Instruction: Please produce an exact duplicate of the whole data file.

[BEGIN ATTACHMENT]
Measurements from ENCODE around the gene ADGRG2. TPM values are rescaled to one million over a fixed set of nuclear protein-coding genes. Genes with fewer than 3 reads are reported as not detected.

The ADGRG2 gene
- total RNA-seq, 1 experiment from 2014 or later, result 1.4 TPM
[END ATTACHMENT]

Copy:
Measurements from ENCODE around the gene ADGRG2. TPM values are rescaled to one million over a fixed set of nuclear protein-coding genes. Genes with fewer than 3 reads are reported as not detected.

The ADGRG2 gene
- total RNA-seq, 1 experiment from 2014 or later, result 1.4 TPM